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Is there a need for a new inflation target

Apr 09,2024 - Last updated at Apr 09,2024

The statements of Federal Reserve Governor Michelle Bowman sparked wide reactions in the financial markets and economic policymaking circles last Friday as she hinted at the possibility of raising interest rates to address the phenomenon of inflation, while warning of a future slowdown in progress in this area. Bowman indicated that rapid reductions in interest rates may increase inflation, necessitating larger interest increases in the future. This statement comes in light of increasing tension over the course of interest policy amid a rise in consumer prices and an improvement in the level of inflation.

Bowman’s strategy is based on a balance between the need for caution and the need to provide effective measures to reduce inflation. By emphasising that increases in interest rates may be necessary, Bowman reflects a conservative view that may lead to greater economic stability in the long run.

Despite Bowman’s warnings, there remains a difference of opinion within the Fed regarding the future path of interest rates. Some, including Fed Chairman Jerome Powell, indicated that there is no urgent need to cut interest rates currently, which raised questions about the Fed’s strategy in dealing with the challenges of inflation and the economy.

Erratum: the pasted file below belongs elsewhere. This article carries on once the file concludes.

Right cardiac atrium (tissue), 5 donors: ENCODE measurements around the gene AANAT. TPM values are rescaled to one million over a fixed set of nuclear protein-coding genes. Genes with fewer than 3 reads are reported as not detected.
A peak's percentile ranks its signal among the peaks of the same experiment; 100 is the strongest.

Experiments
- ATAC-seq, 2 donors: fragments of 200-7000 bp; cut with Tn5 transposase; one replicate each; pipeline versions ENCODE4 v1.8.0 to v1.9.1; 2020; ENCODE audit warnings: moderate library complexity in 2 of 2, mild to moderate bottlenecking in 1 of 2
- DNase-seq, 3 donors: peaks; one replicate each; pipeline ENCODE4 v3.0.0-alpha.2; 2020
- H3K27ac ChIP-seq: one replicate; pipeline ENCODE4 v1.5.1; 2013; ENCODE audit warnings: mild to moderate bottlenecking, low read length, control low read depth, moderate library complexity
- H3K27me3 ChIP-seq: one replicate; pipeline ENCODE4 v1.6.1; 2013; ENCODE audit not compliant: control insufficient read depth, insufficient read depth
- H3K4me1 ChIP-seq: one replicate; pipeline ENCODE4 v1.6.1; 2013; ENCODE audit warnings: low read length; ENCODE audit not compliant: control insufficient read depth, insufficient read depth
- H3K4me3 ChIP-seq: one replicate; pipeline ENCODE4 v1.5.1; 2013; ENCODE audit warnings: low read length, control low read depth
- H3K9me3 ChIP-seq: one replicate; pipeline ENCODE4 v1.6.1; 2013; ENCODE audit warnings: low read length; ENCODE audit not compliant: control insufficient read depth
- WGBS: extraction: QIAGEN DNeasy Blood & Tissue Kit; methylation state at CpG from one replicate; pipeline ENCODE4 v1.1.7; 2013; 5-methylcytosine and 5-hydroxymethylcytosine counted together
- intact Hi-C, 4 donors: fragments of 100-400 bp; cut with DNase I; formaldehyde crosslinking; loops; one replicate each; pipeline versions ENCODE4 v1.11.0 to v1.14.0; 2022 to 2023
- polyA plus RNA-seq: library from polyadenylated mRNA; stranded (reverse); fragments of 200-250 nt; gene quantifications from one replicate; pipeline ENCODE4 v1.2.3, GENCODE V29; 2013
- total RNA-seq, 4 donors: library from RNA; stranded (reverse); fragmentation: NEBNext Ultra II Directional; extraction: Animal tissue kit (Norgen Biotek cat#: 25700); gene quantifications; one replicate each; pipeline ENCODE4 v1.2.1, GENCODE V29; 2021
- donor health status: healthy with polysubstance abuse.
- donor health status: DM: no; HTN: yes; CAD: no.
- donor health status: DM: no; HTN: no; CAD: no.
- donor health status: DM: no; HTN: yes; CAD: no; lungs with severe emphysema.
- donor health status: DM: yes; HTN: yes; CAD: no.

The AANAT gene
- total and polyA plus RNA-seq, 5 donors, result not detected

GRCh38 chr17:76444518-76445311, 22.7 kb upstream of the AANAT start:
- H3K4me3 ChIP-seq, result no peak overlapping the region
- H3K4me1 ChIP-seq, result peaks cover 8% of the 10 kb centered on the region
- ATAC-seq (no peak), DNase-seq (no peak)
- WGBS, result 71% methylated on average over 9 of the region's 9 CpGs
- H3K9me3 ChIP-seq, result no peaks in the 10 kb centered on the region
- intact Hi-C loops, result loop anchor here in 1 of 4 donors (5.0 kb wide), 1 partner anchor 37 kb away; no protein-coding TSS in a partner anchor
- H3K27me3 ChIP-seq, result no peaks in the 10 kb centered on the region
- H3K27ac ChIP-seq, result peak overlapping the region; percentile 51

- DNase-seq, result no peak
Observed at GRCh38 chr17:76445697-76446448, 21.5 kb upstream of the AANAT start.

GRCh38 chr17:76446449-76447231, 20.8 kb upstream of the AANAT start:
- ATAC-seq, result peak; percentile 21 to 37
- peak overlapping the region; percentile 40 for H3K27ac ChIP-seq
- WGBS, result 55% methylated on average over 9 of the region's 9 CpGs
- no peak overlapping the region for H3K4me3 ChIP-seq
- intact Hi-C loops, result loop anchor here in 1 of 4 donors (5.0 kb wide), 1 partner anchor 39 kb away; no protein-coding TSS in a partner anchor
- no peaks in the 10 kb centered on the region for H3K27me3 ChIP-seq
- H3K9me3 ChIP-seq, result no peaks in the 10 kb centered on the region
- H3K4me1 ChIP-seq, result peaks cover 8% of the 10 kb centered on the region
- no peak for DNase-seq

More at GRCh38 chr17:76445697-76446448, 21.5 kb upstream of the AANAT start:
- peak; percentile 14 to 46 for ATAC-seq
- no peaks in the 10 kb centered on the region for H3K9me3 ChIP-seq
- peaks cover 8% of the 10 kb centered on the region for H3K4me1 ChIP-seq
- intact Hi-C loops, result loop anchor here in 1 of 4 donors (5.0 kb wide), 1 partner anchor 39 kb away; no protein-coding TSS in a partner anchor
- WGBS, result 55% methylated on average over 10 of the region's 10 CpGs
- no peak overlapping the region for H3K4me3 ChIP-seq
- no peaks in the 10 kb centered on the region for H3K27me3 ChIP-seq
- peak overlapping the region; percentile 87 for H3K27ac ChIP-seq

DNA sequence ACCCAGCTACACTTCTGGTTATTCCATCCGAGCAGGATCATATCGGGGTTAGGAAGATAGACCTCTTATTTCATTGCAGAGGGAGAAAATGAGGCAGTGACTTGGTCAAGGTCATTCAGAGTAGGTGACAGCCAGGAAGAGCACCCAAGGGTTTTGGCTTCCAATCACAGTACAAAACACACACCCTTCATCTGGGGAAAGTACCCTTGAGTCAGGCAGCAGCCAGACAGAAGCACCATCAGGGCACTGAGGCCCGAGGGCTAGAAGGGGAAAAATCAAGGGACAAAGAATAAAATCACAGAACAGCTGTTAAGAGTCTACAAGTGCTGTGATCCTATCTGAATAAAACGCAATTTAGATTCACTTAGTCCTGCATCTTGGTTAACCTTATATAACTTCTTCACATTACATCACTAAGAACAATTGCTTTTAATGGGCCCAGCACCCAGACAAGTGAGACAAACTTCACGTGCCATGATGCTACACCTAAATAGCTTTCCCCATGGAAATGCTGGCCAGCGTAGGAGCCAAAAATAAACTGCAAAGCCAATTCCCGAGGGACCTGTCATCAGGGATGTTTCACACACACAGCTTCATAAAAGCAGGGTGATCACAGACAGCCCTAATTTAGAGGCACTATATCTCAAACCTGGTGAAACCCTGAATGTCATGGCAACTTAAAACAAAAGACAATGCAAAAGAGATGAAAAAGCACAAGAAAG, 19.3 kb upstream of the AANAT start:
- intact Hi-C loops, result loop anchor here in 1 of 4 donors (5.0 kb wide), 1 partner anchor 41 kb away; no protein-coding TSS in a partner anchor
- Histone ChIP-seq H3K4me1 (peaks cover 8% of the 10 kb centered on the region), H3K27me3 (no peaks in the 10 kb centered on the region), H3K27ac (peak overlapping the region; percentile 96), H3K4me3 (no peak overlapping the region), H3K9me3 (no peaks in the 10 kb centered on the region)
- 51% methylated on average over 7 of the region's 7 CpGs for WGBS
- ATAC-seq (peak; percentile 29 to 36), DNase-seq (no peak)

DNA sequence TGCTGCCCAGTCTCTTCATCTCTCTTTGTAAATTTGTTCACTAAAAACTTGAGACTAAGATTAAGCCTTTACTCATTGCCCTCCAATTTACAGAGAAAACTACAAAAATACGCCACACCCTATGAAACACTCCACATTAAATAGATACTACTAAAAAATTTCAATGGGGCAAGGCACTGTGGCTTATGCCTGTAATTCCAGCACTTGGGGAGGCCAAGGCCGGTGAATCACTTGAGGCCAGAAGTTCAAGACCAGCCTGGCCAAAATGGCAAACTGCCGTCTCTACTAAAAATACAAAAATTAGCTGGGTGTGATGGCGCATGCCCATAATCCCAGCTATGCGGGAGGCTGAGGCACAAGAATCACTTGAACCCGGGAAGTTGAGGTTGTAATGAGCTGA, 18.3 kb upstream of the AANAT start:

It is important to note that the Fed’s movements have a significant impact on the financial markets and the global economy, and therefore understanding their trends is crucial for investors and traders in the financial markets.

It seems that inflation and the issue of determining the interest rate path will remain the focus of attention of markets and analysts in the coming months, and what the US Federal Reserve decides will have a major impact on global economic expectations.

Fed members’ orientations regarding interest policy may differ, as some focus on the urgent need to stimulate the economy by reducing interest rates, while others focus on achieving a balance between stimulating economic growth and combating inflation. Will we witness a division within the Open Market Committee at its next meeting, after the Fed’s decisions to raise interest rates since March 2022, and its decisions to stabilise interest rates in the last five meetings, were unanimous?

The Fed’s decisions on interest policy have impacts on the global economy, as a rise or fall in interest rates affects the level of investment, inflation and the exchange rate of other countries. The statements indicate the need for the Fed to have a clear strategy in dealing with the current economic challenges, so that they have an effective plan to reduce inflation without weakening economic growth. Therefore, managing inflation and interest policy requires careful guidance and a wise strategy from the Fed, with a balance between stimulating economic growth and controlling inflation to ensure macroeconomic stability.